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Scientists give urgent warning to NASA that it could 'destroy' the Moon with its current plans

Scientists give urgent warning to NASA that it could 'destroy' the Moon with its current plans

Concerns have been raised by experts

Scientists have given an urgent warning to NASA it could 'destroy' the Moon if the space company presses on with its current plans.

Earlier this week, an expedition project by Texas-based company Celestis, aiming to create a 'permanent memorial' in space, launched.

The rocket made its grand departure from Earth on January 8 at 2.18am - with the DNA samples and cremations being carried in capsules made of titanium and measuring 1/4 and 1/2 inch.

The spacecraft took off carrying 330 sets of remains, of which 62 were dropped on the Moon.

These have descended into a six-foot-tall and eight-foot-wide device contraption called the Peregrine lunar lander.

As for the remaining 268 capsules, they will then be carried off into outer space where they will continue to orbit the Sun.

The 'permanent memorial' also links in nicely to the Astrobotic mission, which is an entirely different mission in itself.

The capsules containing the remains of those being sent to space.
Celestis Inc

Currently, Pittsburgh-based Astrobotic is battling a fuel leak from its Peregrine lander, making it hard to maintain stable pointing of the spacecraft.

As a result, mission life could now be measured in just hours, the firm has confirmed.

A statement from Astrobotic states: "At this time the goal is to get Peregrine as close to lunar distance as we can before it loses the ability to maintain its Sun-pointing position and subsequently loses power."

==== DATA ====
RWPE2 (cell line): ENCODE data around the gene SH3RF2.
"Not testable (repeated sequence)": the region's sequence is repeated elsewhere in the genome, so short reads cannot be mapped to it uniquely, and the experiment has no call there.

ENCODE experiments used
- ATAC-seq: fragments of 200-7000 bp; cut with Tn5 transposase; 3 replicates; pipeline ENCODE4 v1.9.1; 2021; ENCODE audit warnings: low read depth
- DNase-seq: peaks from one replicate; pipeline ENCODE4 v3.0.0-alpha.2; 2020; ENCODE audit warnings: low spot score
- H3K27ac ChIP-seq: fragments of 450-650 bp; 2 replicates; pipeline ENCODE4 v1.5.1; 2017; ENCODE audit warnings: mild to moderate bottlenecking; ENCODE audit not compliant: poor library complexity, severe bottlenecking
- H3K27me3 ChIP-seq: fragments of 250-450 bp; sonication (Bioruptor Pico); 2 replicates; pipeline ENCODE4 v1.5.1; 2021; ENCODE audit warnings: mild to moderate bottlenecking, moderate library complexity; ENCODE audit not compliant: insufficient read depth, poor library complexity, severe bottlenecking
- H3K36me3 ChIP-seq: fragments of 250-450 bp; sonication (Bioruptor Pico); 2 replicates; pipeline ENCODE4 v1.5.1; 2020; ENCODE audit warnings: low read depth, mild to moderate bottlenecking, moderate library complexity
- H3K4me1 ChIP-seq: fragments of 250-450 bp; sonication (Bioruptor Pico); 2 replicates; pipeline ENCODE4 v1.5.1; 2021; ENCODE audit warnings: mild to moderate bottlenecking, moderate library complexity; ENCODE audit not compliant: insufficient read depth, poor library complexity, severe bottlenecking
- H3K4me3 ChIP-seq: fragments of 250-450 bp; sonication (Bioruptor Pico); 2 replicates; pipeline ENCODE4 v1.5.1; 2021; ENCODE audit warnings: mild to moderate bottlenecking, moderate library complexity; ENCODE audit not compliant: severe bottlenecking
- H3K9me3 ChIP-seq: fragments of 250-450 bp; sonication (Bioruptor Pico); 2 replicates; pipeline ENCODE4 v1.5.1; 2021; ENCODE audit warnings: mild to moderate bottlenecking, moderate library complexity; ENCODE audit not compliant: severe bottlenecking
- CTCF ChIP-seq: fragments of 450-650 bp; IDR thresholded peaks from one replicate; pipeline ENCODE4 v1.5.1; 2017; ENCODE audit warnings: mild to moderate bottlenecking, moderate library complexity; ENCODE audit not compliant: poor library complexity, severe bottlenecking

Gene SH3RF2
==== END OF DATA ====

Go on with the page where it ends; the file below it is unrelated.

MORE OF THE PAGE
Despite NASA being pretty excited about the mission to start with, the space agency and astronomers have now been warned of the possible long term effects of exploiting the Moon's resources, as both the Astrobotic mission and the 'permanent memorial' mission go on.

Martin Elvis, from the Center for Astrophysics, Harvard & Smithsonian, told the Observer that 'the issue has become urgent'.

Astronomers are concerned with NASA's current plans for the Moon.

He explained: "We need to act now because decisions made today will set the tone for our future behaviour on the moon."

Astronomers are worried that the unrestricted rush to exploit the Moon could cause irreparable damage to vital scientific sites - such as craters.

Astronomer Professor Richard Green, from the University of Arizona, also shared similar views, saying: "We are not trying to block the building of lunar bases.

"However, there are only a handful of promising sites there and some of these are incredibly precious scientifically.

"We need to be very, very careful where we build our mines and bases.”

He added: "The trouble is that it takes a long time to make changes to UN treaties, so we have to act now if we are to have a hope of making sure we have international agreements in place to protect the unique scientific features of the moon and ensure they are not destroyed through thoughtless exploitation."

Featured Image Credit: GREGG NEWTON/AFP via Getty Images/Getty Stock Image

Topics: Science, NASA, Space